This Letter to the Editor responds to the video interview with Aage Rendalen, who inadvertently “outed” the minutes of the 1919 Bible Conference. Information related to that Conference is of special interest to me for the following reasons:

I knew and have spent considerable time with two of the participants of that conference, and neither one ever made even casual reference to their involvement in what many of us today consider an historic Adventist event.

The first individual is Benjamin L. House. Professor House was my wife’s grandfather. My wife and I spent several days with him at his home in Coshocton, OH. While there, he showed me several of the publications he had written and gave me, a young seminarian, his set of the Adventist Commentary. Each volume contained extensive underlining in red.  

In his teaching years, Grandpa House, as reported in a 1928 Pacific Union College publication, was “Dean of Theology.”  He also served as pastor of the college church. He later was appointed chair of the Theology department at Union College.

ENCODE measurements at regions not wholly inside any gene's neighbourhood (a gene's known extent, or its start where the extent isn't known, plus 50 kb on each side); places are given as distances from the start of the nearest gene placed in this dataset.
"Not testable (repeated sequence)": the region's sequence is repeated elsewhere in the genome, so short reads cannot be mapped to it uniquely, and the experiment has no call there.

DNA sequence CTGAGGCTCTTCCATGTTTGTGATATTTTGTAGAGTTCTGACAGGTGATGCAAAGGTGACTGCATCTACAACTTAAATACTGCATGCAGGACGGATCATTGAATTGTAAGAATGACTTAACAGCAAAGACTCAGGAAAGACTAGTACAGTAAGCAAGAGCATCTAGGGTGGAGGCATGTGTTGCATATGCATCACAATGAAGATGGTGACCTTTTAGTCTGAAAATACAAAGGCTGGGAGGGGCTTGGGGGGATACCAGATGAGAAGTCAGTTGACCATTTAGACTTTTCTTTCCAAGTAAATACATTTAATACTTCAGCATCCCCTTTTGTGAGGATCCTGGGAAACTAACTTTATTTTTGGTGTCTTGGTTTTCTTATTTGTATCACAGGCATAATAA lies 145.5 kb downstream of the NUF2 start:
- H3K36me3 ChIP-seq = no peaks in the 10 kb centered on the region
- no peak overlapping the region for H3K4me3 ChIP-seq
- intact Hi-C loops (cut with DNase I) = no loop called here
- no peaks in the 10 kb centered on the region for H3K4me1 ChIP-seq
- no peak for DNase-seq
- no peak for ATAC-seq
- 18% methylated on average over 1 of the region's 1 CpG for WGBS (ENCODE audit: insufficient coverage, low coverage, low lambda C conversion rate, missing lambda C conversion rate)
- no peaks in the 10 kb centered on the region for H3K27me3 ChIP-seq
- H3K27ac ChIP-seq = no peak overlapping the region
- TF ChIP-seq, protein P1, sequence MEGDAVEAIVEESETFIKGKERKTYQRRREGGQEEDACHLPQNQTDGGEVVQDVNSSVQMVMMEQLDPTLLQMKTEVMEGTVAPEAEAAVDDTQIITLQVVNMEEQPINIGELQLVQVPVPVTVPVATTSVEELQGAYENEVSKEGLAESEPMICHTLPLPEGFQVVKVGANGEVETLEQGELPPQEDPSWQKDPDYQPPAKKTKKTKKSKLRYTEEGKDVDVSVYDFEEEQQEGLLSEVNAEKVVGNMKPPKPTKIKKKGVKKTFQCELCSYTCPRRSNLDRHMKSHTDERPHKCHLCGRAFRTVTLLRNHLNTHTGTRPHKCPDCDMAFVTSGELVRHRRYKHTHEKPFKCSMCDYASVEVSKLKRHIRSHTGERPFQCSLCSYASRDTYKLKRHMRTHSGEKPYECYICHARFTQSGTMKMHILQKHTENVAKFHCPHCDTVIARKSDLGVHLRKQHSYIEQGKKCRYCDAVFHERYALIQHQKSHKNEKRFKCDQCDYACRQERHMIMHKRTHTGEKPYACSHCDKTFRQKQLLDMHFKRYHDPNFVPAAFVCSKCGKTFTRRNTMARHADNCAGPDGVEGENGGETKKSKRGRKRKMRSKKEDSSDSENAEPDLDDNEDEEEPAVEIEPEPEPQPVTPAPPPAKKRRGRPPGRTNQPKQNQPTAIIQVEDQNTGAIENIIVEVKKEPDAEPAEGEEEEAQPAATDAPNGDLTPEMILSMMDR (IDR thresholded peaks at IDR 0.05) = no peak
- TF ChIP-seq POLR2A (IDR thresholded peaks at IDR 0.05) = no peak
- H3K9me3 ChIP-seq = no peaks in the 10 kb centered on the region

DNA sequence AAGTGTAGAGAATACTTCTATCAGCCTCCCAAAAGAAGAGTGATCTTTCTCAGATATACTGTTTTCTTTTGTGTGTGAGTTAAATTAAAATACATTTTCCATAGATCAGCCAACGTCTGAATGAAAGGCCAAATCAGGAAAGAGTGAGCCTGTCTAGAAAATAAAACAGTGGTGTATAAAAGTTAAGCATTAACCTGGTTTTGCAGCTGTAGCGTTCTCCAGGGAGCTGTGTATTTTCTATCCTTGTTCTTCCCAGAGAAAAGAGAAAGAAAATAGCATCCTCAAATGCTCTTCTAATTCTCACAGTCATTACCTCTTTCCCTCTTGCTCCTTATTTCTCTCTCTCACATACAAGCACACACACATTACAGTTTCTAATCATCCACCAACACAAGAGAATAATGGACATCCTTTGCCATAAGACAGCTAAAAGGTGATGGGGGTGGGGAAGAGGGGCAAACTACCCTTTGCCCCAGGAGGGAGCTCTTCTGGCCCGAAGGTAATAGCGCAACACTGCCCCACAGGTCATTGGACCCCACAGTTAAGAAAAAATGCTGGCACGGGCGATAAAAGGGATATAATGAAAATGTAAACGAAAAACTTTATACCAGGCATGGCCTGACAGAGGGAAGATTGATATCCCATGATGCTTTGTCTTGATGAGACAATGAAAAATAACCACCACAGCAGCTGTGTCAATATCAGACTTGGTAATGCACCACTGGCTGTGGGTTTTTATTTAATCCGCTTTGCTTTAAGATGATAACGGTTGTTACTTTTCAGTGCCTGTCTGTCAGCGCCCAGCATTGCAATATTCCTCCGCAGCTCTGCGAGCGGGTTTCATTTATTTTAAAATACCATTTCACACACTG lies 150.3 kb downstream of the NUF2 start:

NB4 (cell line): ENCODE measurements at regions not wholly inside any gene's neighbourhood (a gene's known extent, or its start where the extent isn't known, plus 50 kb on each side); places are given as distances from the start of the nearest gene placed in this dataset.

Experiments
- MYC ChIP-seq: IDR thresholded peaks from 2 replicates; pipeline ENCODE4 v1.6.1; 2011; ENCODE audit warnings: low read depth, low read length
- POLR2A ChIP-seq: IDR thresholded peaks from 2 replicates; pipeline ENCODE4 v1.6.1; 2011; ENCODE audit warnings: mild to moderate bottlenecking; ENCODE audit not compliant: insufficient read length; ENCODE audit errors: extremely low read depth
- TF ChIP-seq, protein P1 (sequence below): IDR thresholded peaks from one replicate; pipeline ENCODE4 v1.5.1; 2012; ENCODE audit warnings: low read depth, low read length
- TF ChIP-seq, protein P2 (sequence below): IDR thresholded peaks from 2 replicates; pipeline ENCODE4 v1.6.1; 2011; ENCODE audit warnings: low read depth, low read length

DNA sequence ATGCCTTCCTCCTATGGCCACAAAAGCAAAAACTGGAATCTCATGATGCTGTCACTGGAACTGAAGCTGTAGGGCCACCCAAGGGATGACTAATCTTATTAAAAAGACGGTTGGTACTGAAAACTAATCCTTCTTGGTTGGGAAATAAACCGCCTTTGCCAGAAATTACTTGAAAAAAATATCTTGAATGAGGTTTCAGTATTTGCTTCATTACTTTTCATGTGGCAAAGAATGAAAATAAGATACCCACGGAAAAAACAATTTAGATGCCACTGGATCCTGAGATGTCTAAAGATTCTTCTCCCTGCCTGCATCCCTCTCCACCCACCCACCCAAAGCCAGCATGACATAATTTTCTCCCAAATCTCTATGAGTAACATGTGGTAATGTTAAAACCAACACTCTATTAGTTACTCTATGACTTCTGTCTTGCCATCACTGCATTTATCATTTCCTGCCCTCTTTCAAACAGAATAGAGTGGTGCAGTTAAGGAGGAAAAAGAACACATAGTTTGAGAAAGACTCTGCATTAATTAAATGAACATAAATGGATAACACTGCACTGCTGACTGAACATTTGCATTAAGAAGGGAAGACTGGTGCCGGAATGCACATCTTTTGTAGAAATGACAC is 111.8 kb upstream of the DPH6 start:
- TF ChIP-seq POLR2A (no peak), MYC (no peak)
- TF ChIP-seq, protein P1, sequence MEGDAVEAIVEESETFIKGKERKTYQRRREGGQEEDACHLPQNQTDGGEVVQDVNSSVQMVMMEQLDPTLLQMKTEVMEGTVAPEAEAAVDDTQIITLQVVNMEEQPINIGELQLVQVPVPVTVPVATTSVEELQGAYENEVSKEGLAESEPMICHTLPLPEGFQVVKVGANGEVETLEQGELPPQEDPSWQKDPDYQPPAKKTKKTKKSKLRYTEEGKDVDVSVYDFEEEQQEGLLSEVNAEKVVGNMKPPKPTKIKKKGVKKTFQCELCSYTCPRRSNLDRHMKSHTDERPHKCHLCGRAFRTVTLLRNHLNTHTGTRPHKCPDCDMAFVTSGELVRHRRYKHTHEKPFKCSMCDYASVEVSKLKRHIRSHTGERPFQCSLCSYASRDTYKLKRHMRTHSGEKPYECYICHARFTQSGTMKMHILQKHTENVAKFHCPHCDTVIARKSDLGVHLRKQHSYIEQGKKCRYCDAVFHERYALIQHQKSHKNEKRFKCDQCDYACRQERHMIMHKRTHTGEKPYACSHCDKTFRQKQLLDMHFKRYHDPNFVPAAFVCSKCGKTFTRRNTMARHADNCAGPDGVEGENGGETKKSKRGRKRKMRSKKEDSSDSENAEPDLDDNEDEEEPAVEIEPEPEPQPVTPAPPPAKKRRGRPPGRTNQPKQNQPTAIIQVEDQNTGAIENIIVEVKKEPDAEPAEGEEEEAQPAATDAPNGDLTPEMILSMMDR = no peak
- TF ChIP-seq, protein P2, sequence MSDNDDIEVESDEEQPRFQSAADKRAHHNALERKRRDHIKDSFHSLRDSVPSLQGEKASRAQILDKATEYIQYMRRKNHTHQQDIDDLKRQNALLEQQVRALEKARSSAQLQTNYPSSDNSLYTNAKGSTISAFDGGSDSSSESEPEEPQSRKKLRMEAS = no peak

The other person is William Wirth, PhD. Dr. Wirth was Kathleen Kelpien-Dunn’s grandfather.  Dr. Wirth was a religion teacher in the College of Medical Evangelists, White Memorial Hospital  campus in Los Angeles.  He also served as pastor of the White Memorial Church.   

I met Dr. Wirth and his wife when they visited my wife’s parents, Dr. & Mrs. Leland House one Sabbath afternoon. We also now-and-again saw Dr. Wirth in other settings such as at weddings or at church. The Wirths were great conversationalists with broad intellectual interests. How I wish they would at some point have shared their recollections of what occurred during and after the 1919 Bible Conference.

In a recent conversation with the Dunns, they said that Dr. Wirth did not share his personal views on Ellen White with his congregations or acquaintances. He did, however, on numerous occasions let the family know that he did not hold a traditional Adventist view of EGW or her prophetic gifts. He was, they emphasized, careful not speak of EGW in negative terms in his sermons, although he did not use her in his sermons.

It is a puzzle why neither of the two Adventist religion professors shared with others their involvement in the Conference nor what they learned from the information presented regarding Ellen White, her use of sources and other matters related to her writings. Fear of the response should the information presented become known? Perceived lack of importance? We will never know the answers to these questions. What I do know is that by the time the 1919 documents were “discovered” and published, both men had died.

Larry Downing

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